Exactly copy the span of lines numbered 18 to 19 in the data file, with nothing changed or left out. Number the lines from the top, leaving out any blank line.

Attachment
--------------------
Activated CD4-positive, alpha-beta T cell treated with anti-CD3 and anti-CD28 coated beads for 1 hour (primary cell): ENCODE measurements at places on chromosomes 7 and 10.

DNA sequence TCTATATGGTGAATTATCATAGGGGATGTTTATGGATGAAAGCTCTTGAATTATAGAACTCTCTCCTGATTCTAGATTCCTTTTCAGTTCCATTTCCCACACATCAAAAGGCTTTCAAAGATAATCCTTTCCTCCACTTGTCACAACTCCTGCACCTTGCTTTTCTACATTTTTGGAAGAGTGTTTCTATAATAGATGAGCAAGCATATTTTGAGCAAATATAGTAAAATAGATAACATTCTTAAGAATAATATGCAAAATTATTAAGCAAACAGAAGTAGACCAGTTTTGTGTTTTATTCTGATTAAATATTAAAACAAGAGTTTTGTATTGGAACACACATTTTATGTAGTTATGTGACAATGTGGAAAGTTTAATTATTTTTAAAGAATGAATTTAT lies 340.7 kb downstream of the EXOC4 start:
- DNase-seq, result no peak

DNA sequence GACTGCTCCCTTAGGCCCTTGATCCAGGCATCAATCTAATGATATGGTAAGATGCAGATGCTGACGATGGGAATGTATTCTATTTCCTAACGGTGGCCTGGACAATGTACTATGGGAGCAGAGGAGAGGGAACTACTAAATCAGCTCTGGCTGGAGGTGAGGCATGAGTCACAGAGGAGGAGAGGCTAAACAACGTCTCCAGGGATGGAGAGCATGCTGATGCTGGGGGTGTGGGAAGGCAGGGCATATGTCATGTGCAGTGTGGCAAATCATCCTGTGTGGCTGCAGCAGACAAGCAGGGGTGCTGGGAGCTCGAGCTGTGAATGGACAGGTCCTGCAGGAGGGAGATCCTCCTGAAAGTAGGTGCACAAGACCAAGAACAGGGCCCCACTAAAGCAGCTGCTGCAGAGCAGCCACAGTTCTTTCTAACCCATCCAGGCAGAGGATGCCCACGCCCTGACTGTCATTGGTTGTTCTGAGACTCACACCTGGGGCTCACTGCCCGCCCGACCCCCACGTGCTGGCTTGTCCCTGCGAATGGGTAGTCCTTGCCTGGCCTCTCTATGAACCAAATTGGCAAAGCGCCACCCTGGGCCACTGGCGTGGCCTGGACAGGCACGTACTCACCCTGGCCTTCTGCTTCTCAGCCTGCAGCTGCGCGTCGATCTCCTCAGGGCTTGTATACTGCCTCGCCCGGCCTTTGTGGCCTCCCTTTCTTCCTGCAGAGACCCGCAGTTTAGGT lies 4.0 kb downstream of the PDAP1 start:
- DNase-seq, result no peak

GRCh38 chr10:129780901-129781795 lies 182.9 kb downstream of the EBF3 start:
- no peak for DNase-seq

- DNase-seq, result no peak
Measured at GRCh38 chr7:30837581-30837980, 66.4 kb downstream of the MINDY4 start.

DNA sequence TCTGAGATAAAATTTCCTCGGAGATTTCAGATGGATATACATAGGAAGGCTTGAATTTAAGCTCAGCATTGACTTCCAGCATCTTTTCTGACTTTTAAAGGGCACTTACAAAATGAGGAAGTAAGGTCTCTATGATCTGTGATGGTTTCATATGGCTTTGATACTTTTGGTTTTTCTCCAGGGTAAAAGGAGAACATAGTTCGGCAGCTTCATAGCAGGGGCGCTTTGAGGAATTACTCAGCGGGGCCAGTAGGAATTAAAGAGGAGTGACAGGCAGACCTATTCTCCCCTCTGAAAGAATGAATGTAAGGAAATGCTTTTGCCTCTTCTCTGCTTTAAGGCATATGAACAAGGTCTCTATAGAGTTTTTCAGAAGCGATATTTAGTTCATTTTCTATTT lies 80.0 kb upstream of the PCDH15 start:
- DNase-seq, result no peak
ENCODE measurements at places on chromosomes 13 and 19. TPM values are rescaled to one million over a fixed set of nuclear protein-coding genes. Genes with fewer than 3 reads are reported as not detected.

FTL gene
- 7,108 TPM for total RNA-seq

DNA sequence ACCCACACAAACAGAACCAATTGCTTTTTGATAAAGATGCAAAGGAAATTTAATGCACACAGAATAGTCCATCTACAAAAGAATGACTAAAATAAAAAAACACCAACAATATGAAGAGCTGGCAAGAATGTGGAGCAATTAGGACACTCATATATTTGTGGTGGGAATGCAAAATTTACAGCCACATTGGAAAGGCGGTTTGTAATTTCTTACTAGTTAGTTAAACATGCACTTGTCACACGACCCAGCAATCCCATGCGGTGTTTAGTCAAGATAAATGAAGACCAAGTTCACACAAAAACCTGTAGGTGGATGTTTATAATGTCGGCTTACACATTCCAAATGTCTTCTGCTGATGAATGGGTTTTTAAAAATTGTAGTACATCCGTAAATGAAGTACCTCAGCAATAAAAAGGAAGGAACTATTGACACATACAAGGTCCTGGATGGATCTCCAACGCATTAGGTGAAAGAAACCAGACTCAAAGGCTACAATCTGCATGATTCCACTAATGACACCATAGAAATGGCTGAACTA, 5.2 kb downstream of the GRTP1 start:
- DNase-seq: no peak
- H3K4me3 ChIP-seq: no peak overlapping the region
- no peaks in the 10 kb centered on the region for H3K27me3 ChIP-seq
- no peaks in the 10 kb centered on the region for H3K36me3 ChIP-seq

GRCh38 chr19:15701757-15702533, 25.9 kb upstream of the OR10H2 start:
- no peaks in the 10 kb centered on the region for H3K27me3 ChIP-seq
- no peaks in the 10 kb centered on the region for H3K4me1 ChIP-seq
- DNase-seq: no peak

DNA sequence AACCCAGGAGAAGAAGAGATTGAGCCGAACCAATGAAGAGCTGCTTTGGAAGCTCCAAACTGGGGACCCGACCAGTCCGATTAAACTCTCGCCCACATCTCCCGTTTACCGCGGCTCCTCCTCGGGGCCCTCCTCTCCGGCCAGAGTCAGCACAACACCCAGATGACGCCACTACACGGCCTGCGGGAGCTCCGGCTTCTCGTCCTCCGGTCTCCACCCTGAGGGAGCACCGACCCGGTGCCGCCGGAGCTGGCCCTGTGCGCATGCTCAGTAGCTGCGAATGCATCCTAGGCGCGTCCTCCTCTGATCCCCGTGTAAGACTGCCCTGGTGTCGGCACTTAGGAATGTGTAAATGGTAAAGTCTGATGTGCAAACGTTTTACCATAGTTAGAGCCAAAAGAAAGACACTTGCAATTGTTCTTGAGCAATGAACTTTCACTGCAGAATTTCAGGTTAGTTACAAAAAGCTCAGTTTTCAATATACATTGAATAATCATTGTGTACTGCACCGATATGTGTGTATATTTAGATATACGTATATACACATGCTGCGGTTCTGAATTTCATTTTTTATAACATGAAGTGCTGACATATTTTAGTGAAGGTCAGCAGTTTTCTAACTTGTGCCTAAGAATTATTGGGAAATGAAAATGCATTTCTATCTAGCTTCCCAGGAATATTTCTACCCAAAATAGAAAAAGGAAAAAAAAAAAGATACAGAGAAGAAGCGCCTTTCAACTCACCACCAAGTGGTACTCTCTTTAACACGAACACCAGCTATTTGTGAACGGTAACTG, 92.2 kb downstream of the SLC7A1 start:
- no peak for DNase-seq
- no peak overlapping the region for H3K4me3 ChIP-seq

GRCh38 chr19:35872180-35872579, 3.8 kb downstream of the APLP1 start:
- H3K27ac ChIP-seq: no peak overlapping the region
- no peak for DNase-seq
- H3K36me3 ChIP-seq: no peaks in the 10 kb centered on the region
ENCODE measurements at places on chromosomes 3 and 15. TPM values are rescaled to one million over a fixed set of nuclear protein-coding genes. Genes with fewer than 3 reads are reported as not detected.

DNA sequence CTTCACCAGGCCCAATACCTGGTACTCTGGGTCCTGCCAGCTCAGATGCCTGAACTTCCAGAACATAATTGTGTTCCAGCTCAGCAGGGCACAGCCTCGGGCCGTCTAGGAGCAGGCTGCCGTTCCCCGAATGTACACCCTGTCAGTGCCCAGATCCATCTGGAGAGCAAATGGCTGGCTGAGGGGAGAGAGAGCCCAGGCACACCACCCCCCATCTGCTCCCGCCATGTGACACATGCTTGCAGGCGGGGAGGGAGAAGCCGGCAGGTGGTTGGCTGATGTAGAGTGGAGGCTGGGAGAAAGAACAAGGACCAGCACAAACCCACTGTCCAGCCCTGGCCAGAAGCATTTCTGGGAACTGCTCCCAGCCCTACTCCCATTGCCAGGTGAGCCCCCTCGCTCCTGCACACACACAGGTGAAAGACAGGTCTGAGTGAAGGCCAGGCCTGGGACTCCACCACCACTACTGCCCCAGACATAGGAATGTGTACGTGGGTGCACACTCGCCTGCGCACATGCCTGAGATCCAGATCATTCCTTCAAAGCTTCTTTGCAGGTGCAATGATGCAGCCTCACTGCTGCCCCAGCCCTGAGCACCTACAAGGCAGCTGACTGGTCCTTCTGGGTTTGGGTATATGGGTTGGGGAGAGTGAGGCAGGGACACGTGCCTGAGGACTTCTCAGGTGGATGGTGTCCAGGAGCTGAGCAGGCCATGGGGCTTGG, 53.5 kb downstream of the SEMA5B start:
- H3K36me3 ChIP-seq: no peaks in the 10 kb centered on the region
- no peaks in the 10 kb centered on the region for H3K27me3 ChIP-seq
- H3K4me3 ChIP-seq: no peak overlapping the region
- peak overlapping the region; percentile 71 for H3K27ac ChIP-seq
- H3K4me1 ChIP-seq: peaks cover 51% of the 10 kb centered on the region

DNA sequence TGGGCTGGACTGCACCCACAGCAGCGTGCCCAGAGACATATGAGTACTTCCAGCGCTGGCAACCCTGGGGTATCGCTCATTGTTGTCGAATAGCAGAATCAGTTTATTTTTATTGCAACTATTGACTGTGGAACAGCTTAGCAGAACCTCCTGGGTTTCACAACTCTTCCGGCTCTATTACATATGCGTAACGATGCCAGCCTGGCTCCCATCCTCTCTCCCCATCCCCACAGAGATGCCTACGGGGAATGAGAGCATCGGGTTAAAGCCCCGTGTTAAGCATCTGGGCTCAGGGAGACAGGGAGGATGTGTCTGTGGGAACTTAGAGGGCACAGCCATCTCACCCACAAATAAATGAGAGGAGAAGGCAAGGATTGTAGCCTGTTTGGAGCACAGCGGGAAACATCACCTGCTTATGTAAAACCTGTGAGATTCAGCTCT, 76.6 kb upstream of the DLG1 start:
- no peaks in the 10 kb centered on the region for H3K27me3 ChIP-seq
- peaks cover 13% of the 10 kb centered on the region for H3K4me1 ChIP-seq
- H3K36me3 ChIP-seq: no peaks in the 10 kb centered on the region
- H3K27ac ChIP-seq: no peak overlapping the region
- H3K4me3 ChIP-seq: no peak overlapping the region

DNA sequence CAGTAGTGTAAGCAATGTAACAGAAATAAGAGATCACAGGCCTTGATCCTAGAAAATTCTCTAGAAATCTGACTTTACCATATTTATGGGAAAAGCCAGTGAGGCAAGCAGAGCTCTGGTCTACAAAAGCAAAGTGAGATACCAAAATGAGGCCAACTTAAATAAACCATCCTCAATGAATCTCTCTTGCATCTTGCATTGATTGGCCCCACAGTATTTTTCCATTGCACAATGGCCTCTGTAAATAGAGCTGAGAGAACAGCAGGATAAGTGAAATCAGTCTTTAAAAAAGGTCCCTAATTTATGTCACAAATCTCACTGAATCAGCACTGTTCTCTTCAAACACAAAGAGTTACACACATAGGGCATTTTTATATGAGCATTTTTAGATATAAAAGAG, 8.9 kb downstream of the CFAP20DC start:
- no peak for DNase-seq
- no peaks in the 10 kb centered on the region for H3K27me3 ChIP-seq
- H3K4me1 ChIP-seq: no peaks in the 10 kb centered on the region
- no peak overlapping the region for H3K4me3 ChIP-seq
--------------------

- no peaks in the 10 kb centered on the region for H3K27me3 ChIP-seq
- no peaks in the 10 kb centered on the region for H3K36me3 ChIP-seq